Snapchat wants to use image recognition to send ads, and it could be a little creepy

July 19, 2016

One of Snapchat’s best loved features is its photo filters, which use GPS data and augmented reality to add interactive “lenses” to your photos and videos. Now, the messaging startup wants to make that offering more powerful—and lucrative.

A patent application published on July 14, titled “Object Recognition Based Photo Filters,” describes lenses and filters that would be based on the picture you’re taking. For example, if you’re snapping a photo of the Empire State Building, you’d be given the option of a King Kong filter in which the ape climbs the building. The application also outlines how Snapchat could push you a free coffee offer after you post a photo of a hot cup of java.

Snapchat patent shows it'll recognize the Empire State Building, and push a King Kong filter to a user.
Snapchat patent shows it’ll recognize the Empire State Building, and push a King Kong filter to a user. (USPTO/Snapchat)
Snapchat would recognize your coffee in your photo, and send you an offer.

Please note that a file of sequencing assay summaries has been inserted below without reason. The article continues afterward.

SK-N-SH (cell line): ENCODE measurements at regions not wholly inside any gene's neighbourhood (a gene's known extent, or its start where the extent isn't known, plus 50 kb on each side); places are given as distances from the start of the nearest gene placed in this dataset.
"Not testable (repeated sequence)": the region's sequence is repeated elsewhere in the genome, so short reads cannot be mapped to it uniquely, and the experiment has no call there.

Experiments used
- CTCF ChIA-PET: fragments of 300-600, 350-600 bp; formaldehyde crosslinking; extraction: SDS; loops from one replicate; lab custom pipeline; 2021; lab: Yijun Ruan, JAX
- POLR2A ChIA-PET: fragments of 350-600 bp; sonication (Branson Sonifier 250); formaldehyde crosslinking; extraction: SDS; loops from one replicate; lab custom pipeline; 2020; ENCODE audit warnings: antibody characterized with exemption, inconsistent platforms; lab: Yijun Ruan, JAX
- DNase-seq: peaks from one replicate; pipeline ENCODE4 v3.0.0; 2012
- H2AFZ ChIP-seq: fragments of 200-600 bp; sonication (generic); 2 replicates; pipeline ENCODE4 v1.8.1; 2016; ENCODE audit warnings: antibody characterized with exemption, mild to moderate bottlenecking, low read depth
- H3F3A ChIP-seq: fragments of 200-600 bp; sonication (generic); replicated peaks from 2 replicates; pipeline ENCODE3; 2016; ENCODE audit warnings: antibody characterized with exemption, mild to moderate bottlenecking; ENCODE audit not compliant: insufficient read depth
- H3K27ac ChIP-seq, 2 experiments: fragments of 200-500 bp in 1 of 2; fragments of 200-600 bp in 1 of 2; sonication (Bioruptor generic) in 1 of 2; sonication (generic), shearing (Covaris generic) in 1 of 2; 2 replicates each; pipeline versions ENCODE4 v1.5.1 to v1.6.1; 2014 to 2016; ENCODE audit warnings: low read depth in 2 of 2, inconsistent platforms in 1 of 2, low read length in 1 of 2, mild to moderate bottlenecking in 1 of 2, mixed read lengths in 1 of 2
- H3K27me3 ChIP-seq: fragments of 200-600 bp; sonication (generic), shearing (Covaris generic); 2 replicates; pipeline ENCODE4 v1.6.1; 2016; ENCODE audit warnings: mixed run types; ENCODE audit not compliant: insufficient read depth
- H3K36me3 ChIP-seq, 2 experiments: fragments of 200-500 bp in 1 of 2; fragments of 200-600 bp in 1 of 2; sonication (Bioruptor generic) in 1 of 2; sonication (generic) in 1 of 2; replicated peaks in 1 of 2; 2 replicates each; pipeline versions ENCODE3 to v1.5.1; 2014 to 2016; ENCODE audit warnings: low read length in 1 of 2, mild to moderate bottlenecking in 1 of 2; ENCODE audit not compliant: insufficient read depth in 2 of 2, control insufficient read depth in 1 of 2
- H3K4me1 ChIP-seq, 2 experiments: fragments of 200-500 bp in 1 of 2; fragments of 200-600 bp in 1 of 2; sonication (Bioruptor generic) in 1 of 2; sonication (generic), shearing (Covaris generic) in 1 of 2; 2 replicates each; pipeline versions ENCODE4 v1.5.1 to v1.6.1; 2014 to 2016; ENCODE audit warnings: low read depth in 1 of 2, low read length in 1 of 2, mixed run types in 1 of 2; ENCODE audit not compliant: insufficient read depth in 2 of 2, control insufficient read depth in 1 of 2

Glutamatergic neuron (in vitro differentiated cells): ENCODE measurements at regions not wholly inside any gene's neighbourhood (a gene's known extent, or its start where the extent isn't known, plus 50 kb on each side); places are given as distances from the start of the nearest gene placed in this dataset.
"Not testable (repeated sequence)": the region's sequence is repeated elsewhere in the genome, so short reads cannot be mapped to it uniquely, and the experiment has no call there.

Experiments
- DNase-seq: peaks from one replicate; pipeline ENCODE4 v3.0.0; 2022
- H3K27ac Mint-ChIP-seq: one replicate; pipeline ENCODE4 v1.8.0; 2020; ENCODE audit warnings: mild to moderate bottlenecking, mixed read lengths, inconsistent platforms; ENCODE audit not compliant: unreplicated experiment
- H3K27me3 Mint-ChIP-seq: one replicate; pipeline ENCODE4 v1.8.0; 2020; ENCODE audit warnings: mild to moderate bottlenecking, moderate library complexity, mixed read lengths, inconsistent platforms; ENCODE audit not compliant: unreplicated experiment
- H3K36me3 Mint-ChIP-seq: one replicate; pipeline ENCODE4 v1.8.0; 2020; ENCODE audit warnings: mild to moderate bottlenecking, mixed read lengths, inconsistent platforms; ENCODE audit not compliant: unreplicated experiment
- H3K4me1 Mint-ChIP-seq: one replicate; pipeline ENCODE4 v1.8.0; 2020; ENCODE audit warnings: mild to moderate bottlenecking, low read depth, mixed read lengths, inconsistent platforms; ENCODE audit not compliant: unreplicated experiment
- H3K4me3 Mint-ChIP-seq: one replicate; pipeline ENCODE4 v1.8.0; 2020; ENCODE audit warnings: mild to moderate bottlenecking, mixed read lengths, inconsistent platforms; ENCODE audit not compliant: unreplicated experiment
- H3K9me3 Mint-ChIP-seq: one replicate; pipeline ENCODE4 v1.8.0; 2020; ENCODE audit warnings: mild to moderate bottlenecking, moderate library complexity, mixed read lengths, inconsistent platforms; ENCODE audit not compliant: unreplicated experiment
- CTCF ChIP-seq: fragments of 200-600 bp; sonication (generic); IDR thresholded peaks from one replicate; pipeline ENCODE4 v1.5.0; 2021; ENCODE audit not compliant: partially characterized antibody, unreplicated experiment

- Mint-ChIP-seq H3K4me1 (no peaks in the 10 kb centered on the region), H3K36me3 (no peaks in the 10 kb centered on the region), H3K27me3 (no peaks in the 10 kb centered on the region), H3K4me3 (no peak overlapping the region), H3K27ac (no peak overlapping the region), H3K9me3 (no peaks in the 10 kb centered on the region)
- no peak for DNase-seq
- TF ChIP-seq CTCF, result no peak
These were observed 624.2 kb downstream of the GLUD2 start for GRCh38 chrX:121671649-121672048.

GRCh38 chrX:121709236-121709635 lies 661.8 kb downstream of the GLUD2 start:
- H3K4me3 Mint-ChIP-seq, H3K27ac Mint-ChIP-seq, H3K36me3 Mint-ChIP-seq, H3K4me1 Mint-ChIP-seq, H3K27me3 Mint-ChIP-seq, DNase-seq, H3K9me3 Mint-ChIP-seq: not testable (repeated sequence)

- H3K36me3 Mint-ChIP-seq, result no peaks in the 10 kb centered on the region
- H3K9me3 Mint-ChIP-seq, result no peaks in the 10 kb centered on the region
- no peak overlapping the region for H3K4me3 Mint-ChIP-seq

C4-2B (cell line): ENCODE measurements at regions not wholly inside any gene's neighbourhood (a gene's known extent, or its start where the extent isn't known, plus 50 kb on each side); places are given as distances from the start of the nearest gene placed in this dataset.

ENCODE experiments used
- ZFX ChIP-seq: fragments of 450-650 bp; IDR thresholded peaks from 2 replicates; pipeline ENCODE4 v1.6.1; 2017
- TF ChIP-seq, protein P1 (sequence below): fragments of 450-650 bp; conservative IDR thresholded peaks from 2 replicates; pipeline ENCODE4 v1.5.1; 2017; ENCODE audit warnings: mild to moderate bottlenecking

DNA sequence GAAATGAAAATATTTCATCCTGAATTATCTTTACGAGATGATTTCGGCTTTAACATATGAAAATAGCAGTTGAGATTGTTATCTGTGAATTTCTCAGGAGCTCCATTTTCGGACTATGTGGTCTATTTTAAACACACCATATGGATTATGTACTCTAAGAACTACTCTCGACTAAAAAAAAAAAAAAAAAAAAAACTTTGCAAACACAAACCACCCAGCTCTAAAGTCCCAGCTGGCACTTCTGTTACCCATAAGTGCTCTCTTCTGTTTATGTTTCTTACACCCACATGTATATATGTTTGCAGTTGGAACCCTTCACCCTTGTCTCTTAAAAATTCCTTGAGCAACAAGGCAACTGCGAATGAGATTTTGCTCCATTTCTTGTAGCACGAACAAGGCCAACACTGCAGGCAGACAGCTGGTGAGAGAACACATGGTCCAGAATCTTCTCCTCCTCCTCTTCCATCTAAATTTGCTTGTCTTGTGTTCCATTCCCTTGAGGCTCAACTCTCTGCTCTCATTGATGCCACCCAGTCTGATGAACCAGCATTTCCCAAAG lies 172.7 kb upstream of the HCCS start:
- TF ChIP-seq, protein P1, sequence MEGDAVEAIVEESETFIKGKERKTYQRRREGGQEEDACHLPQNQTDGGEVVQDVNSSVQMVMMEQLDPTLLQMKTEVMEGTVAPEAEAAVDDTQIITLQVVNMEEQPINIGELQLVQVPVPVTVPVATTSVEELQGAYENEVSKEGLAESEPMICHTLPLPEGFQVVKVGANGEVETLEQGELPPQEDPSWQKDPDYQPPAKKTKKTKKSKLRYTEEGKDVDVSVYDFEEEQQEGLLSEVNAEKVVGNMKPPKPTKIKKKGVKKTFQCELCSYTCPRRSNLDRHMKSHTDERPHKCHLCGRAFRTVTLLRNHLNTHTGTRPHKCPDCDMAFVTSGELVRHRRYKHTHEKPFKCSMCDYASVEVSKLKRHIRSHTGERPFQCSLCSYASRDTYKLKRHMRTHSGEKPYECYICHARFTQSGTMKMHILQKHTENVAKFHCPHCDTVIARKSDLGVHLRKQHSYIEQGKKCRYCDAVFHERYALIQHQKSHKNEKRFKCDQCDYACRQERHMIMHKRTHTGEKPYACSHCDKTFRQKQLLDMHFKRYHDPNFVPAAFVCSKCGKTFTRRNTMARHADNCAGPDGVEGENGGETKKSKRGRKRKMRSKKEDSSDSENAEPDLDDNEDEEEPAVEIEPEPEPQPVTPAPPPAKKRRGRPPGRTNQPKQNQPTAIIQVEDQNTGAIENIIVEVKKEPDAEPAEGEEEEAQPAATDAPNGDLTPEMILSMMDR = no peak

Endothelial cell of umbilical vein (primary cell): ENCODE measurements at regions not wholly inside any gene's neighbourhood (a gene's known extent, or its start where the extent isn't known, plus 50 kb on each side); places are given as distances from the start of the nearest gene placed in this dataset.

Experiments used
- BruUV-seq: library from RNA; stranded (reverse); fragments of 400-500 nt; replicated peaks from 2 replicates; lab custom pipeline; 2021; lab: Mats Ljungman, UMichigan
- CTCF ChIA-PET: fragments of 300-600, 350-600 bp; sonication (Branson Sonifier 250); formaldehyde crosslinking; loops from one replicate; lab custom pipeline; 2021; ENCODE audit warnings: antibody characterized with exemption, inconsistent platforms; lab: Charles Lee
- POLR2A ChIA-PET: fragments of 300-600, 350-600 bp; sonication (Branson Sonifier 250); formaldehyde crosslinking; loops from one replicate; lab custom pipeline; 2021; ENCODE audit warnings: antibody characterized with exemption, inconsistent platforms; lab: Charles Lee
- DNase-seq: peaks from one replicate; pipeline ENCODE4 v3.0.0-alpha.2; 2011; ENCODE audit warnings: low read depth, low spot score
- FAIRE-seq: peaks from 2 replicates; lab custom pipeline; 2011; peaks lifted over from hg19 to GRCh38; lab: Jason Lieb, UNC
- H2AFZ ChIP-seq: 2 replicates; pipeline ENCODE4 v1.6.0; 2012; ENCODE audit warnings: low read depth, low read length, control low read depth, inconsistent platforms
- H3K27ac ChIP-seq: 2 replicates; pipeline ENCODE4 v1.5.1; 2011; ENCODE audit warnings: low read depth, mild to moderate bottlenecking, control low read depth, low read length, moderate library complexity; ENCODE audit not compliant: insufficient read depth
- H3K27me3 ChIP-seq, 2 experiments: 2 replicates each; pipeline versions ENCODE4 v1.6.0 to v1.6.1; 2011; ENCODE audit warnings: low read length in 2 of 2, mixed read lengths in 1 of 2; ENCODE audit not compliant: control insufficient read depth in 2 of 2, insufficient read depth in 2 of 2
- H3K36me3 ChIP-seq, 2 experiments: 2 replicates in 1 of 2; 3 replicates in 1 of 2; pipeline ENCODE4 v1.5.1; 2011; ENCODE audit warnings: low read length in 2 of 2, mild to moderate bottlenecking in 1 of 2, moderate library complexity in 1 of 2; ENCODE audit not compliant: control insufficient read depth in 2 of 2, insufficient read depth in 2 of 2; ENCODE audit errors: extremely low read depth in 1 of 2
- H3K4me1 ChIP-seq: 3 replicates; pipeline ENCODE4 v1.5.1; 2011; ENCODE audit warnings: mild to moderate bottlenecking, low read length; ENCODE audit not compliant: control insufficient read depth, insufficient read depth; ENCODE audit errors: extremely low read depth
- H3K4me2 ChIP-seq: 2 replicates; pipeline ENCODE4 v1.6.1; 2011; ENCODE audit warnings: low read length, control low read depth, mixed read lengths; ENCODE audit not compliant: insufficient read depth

Snapchat would recognize your coffee in your photo, and send you an offer. (USPTO/Snapchat)

Snapchat has 150 million users who send 10 billion videos a day, and they’ve shown no resistance to using sponsored filters. One by Gatorade during this year’s Super Bowl generated 160 million impressions.

But the deep image recognition software needed for the capabilities described in the patent goes further than what’s been offered to date and could make users uncomfortable. Based on the application, Snapchat would be looking at what you’re sending, where you are, and send you advertisements based on that. Snapchat declined to comment on the application.

The tension between a user’s experience and building an advertising business has been a challenge faced by almost every social media company. Facebook and Twitter have had their ups and down, and so will Snapchat. The company is internally projecting sales of $250-$350 million in 2016, and between $500 million and $1 billion in 2017. Snapchat brought in just $59 million in 2015, according to TechCrunch.

Companies file patent applications that go unused all the time, and this patent has not yet been granted. But the bet is on whether or not consumers (especially young ones, like Snapchat’s core demographic) are willing to sacrifice their privacy for fun and potentially useful products. And, for Snapchat, the answer is the difference between being a hip trendy app and the next Facebook.